Sunday, February 10, 2013

The lessons of Downton Abbey for teachers

Like many people, I am caught up in the drama of Downton Abbey. At first it seemed like a fun period piece, complete with witty banter and amazing costumes. As season three has progressed, though, I’ve realized how much the writer is truly developing the notion of Robert as a man at odds with the changing world around him. He’s constantly struggling between the life he has known and the life his wife, daughters and various and sundry family members seem to be dragging him toward. At its core, it is a story about the struggle to reconcile old ways with modernity in a human way.

This is very much the same story that educators face today. The world is changing. Sticking to our old ways will not do much good. Our children, our students, will bring us to new ways of doing things, whether we want them to or not. And in the end, the new ways are what we need to thrive, to help our students thrive.

This idea was illustrated clearly in the most recent episode of Downton Abbey, season three, episode eight. Brothers-in-law Matthew and Tom are working to modernize Downton. Robert, who has been in charge on his own for many years, has just let go his long-trusted foreman and is now forced to work with Tom and Matthew, his sons-in-law. Many a father-in-law would have difficulty working with his sons-in-law, but staid Robert especially so.

Robert, Matthew and Tom have breakfast together. Matthew leaves to check on some things on the estate while Tom and his father-in-law Robert discuss the business of farming.

Tom: (About Matthew) “He’s putting a good face on it, but you know he wants you with him on this more than anything.”
Robert: “I should not serve him well. I don’t have the instincts for what he wants to do.”
Tom: “You mean you’re not a tradesman.”
Robert: “Your word, not mine.”
Tom: “Shall I tell you how I look at it? Every man or woman who marries into this house, every child born into it, has to put their gifts at the family’s disposal. I am a hard worker and I have some knowledge of the land. Matthew knows the law and the nature of business.”
Robert: “Which I do not.”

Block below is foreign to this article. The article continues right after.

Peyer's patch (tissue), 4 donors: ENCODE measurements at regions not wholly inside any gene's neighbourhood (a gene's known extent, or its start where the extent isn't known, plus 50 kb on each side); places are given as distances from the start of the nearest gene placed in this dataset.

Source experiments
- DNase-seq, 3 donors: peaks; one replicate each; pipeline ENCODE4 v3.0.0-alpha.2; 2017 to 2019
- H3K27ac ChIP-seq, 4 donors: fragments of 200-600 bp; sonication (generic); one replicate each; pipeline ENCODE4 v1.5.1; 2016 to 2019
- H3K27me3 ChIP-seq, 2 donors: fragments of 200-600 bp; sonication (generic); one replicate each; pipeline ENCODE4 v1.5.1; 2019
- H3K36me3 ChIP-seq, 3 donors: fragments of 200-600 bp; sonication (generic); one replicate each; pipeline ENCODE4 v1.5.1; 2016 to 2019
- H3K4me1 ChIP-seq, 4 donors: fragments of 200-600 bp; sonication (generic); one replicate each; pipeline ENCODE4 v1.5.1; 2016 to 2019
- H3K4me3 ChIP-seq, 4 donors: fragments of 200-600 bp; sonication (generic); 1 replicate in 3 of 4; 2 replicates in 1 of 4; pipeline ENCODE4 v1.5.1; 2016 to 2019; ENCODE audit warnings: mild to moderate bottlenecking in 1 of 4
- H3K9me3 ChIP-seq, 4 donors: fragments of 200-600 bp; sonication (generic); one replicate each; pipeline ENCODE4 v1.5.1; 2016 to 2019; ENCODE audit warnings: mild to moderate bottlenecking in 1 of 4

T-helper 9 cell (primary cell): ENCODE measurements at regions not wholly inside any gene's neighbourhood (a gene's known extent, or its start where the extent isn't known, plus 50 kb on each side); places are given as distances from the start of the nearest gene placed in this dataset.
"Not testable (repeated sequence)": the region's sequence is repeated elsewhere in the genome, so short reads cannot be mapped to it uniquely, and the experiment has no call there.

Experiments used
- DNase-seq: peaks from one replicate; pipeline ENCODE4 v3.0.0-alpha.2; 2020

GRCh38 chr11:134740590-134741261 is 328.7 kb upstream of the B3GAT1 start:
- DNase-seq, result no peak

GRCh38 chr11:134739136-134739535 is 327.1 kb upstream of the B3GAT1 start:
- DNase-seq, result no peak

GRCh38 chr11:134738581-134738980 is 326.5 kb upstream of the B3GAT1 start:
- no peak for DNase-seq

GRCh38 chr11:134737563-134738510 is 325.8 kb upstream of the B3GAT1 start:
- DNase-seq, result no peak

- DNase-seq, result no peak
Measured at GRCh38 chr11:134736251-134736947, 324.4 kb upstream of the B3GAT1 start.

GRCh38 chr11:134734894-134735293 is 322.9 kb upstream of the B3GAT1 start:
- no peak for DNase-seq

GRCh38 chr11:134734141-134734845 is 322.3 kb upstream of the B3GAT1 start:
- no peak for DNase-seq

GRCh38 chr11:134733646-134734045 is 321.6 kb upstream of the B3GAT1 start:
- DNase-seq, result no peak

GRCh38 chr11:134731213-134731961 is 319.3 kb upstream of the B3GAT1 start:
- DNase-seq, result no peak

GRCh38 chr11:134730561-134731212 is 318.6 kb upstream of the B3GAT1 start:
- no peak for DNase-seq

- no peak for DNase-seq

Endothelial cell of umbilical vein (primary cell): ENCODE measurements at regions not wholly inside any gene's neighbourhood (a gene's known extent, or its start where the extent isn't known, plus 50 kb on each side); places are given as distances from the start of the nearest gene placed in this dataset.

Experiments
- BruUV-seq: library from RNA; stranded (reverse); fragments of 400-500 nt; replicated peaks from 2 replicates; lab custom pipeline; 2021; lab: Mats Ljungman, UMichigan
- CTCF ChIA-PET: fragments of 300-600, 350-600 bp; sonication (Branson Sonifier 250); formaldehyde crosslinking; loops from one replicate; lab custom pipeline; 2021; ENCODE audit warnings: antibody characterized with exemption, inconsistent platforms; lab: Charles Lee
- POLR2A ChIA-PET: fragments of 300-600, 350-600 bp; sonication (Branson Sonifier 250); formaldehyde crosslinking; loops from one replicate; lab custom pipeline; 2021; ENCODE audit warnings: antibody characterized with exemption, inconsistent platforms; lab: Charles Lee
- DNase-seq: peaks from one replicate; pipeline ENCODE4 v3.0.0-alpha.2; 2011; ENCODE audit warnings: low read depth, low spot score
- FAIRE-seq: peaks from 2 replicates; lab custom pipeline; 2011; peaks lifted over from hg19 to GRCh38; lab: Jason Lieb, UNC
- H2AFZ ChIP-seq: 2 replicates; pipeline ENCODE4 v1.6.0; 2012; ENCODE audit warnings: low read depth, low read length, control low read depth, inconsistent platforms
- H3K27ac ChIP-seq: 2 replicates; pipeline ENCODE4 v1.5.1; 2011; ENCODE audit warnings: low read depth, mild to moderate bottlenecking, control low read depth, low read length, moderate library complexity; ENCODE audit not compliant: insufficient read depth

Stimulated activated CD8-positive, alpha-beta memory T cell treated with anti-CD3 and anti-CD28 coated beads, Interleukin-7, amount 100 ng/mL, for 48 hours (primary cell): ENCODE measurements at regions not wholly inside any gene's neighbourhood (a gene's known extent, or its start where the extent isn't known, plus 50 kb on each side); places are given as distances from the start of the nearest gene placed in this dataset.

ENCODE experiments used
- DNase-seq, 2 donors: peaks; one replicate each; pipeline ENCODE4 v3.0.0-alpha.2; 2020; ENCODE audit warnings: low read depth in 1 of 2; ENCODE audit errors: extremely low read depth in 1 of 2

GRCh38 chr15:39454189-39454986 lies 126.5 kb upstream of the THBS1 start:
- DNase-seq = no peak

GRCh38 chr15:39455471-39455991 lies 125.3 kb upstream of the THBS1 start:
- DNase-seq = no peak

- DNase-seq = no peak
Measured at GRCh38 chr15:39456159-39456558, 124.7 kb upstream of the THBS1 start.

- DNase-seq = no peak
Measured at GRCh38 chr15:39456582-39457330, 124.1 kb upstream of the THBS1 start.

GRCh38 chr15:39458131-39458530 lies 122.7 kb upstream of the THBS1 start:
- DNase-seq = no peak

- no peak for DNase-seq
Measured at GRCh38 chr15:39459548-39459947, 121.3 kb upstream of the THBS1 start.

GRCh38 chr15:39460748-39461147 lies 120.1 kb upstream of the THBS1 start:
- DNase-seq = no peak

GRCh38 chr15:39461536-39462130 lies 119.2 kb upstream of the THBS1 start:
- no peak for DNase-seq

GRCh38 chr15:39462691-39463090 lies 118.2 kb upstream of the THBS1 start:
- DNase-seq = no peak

Tom: “You understand the responsibilities to the people we have around here, those who work for the estate and those that don’t. It seems to me that if we can pool all of that, if we can each do what we can do, then Downton has a real chance.”

Robert, Matthew and Tom accept their differences
while sharing their strengths.
Robert then compliments Tom’s eloquence and concedes the point, to a small degree. Robert begins to see that we serve different functions in a team and that collaboration is what is necessary to continue in an ever-changing world. At the end of the episode, Robert, Tom and Matthew are working together to play cricket and to bring the estate to its best state.

We look at Downton Abbey and we see a story of life one-hundred years ago. But these are the same conversations we are having today in education. What old ways must we give up? What strengths do different people bring to the table? How can we best work together?

These are not new ideas. Change is something that people always struggle with. It may be that the pace of change has accelerated and we now find ourselves with enormous institutions so that changing them quickly really is like trying to steer a large boat. The larger the boat, the slower it changes course. But like Matthew and Tom who keep at Robert to change his ways, we must keep at our course change, collaborate, and let our students share their strengths so that all can learn.

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